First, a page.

Sunday, 25 October 2020

An Unchained Melody


                                                                                       A podcast of this blog can be found here



It’s been a while since I have written anything. Partly because my mind moves slightly faster than the moving of my hands these days. 


Some of you may be aware that I spend my days working in the nation’s prisons. I try to help my fellow prisoners feel slightly more safe when they enter our country’s jails. I believe that the first few weeks, if not months, of residency in a prison are when those who are remanded or sentenced to custody are at their most vulnerable. I know I was when I entered jail all those years ago. 


Since my release, I have worked with both the private and public sector in devising programs to help residents adjust to a new way of living. I train current residents in how to help a new arrival settle into prison life by using their own experiences. I mean who better to help a new prisoner than an existing prisoner? I am so very lucky to be able to do this and nothing brings a greater smile to my face when I meet the new peer mentors on their first day of work. 


Those of us who have criminal records must go through vigorous vetting procedures, annually, to ensure that we meet the expectations of the prison service in order that we can “draw” keys. Now these keys are not handed out lightly and we can never have cell keys. They are used in order that we can go about our work without having to have a member of staff detailed to us. As I said there are rigorous checks done before we are allowed to have them and we must undergo key training  and security vetting in every prison we work in. 


Now with that being said; I wanted to share with you, something that hit me in the middle of the solar plexus and unsettled me slightly.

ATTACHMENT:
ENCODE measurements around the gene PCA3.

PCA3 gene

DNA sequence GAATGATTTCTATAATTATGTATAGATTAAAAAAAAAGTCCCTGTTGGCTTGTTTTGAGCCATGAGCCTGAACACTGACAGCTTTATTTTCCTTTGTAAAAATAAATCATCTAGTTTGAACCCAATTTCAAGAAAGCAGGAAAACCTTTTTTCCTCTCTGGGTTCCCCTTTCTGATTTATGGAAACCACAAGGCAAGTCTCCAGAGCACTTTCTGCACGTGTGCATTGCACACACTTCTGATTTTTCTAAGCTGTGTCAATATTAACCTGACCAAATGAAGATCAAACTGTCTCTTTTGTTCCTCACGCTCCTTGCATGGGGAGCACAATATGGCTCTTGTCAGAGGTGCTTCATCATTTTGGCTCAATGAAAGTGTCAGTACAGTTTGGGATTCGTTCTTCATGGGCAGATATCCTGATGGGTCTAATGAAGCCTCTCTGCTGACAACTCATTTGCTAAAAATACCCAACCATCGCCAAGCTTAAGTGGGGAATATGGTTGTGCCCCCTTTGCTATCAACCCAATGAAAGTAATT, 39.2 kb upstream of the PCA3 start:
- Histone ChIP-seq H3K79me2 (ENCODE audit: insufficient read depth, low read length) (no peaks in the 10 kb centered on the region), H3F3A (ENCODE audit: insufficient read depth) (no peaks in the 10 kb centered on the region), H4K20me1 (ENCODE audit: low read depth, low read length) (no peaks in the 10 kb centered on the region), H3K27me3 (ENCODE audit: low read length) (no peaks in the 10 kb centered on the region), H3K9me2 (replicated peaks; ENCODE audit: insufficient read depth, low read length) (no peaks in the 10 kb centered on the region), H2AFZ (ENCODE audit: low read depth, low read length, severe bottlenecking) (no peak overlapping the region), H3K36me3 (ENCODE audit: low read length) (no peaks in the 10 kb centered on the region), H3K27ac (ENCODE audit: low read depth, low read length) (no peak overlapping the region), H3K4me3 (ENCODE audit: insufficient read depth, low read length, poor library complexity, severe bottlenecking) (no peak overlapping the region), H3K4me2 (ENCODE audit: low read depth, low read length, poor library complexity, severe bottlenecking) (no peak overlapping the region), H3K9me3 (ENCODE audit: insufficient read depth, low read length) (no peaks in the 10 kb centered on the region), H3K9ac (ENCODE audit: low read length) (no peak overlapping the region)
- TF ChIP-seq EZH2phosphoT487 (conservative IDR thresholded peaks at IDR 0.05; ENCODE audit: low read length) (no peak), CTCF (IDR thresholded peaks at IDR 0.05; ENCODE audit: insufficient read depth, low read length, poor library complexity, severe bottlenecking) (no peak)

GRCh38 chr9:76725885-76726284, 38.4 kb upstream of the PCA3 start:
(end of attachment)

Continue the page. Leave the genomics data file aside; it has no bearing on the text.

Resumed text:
Let me give you some background.


Recently, I had the pleasure of helping devise a new early days in custody process in a local remand prison. This was an interesting and, although I didn’t realise it at the time, quite emotional experience for me. What made this prison different from all the others that I have worked in over the past 5 years is that I was a resident in this one many years ago. 


The work for this prison has taken a long time as the  current pandemic had made it difficult to get the entire program installed. Without the help and “buy in” from the management, staff and the residents, it just would not have been possible. 


The day of the launch, I went to meet with the peer mentors (called Insiders) to ensure that they were ready for “lift-off.” They were unhappy and were arguing amongst themselves. So, I sat and I listened to their grievances, their woes and their worries. To be honest with you, there was nothing earth shatteringly bad; they just need to vent their frustrations as I sat there and sighed. It was then that I admonished myself. I had forgotten that what we, who enjoy our freedom, deem to be a minor inconvenience is a major problem for those who we incarcerate. There was shouting and naughty words and at one point I thought we would have to call the whole thing off. However, I continued to sit there for another hour. At which point I said to them “Look, arguing is good. It shows you care. It shows you have passion. Keep going, I have all day, if that what’s you need.” There were heated discussions between 3 of them against 1 other. They rallied against this one person until I stepped in and said that perhaps they should think of other things that were upsetting this man (such as a rather large sentence that had been handed down to him the week before). Then they clicked and got it. Their frustration was hiding their nervousness. Before we all knew it, they were up and shaking hands. And this, this brought me happiness. I was able to just sit and listen to their issues without judgement, without them fearing reprisal and let them know that I understood. I am and always will be an ex-prisoner and they knew that I could relate to what was going through their minds.